The day we published the June 2009 review of Trend's new Special Edition PA-10 headphone and pre-amplifier, their Standard Edition of the same amplifier arrived. Instead of a Russian 6H23n, it has a Chinese 6N11 tube sticking out of the matchbox size aluminum case. The Standard version is less expensive, $225 versus $265. Both versions are small enough, even with the wall wart, to invite portable use; except for the fragile glass tube sticking out the top. Both versions tuck in nicely next to a PC monitor.
Side by side, the two versions are so completely identical that this tweaking audiophile put a red "C," for Chinese, on the serial number label on the bottom. Other than that, the only way to tell the difference is Trend's small purple shipping box.
There are six options on the box:
Tube BJ RU MIS
Cable CLTW BS VDE
The tube options indicate standard Chinese (BJ for
Also on the back are two properly labeled RCA audio inputs. One is "Pc/iPod," the other is "CD/DAC." You slide a little black selector to choose between the inputs. When using the PA-10 as a pre-amplifier, both switches are located inconveniently on the back. I warmed up both amplifiers. I reviewed them side-by-side using my winged Audio-Technica ATH-A700 and Sennheiser HD 650 cans; Sony and Klipsch Custom 1 in-ear buds, all on my Oppo DV-981HD player. I used the delicate white DACT Dual patch cords and a gold Radio shack ¼ to mini adapter. This is my seventh article in a series of headphone reviews. Read the previous Trend reviews for technical information about them and their amplifiers. I listened to the same tracks on both amplifiers, including my Test CDs. Once warmed up, both amplifiers are as hot as toaster to the touch.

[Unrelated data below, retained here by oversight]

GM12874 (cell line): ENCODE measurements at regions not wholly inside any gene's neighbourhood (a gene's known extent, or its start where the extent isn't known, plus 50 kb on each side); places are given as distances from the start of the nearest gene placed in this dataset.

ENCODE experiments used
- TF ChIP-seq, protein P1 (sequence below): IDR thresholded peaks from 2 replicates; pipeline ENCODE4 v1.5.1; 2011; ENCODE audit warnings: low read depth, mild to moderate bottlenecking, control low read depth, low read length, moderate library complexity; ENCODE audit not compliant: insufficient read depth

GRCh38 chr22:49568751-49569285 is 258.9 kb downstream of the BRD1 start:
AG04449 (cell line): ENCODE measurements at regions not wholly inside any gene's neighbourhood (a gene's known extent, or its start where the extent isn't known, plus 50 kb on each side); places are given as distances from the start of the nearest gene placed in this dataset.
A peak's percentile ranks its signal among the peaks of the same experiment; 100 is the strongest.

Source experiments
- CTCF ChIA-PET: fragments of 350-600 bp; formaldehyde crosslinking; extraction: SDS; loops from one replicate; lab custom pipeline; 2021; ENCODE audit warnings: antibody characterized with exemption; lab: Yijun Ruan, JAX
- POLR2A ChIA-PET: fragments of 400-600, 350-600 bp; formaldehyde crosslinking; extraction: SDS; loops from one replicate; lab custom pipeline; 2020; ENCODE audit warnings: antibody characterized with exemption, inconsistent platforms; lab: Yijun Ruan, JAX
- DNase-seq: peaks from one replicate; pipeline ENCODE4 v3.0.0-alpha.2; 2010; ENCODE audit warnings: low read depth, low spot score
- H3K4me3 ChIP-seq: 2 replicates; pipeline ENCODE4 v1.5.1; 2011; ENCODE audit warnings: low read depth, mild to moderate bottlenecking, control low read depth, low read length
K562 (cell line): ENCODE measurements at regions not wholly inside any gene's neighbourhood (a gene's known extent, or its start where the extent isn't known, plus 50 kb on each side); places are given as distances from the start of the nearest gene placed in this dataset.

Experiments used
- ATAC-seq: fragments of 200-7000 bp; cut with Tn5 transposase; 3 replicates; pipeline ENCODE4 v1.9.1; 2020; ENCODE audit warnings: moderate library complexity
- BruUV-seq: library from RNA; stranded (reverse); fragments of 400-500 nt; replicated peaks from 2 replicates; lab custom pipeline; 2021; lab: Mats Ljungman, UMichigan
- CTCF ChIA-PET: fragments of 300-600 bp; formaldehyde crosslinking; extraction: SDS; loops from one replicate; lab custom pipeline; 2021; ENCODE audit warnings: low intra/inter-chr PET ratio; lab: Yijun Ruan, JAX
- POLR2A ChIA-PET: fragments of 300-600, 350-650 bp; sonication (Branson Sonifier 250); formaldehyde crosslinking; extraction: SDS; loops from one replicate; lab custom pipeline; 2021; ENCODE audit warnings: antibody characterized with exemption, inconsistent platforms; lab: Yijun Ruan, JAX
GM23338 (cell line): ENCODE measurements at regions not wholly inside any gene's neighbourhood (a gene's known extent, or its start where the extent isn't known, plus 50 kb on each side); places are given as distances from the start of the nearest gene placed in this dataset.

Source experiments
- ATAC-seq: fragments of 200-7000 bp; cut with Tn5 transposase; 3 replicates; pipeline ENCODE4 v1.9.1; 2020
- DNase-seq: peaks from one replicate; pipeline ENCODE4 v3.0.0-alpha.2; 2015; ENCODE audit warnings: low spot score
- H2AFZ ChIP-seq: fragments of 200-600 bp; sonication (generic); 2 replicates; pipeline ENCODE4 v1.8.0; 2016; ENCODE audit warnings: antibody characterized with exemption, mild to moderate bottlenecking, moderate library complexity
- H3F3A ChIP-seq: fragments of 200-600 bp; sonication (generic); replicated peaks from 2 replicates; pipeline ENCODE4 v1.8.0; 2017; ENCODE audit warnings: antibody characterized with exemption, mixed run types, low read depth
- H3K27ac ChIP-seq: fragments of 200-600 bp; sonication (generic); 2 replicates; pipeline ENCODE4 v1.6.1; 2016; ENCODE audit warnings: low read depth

Of the two tube amplifiers, Trend's Marketing Director David
Ho said the "
does DSD, track seven is the classic "Summertime." The Chinese version
rendered this song bright, hard and relentless. The piano notes are raw. The
cello has less growl than other amplifiers. While the attack seems fine, the
quick decay seems to loose the essence and texture of the notes. The Chinese
version has plenty of slam, but no soothing breathlessness to the flutes. With
the Klipsch buds, the clipping is noticeable, along with volume knob and
self-hissing noise. There is copious distortion near
The bass wasn't disappointing with action movies. Gunshots,
and other special movie effects, can shake the walls. Though bass has impact,
but the treble is too crisp and clean. Past
I award two Blue Notes for Enjoy the Music.com categories only where the component disappoints with below average performance, compared to other units. Enjoyment is my own category; yet it is the only one that truly matters. In the previous review, the Russian version is a weaker offering than the Antique Sound Lab HB1, which is close to the same price. The Chinese version of the PA-10 is weaker still. I didn't enjoy the music. I kept turning down the volume and switching to other cans and amplifiers.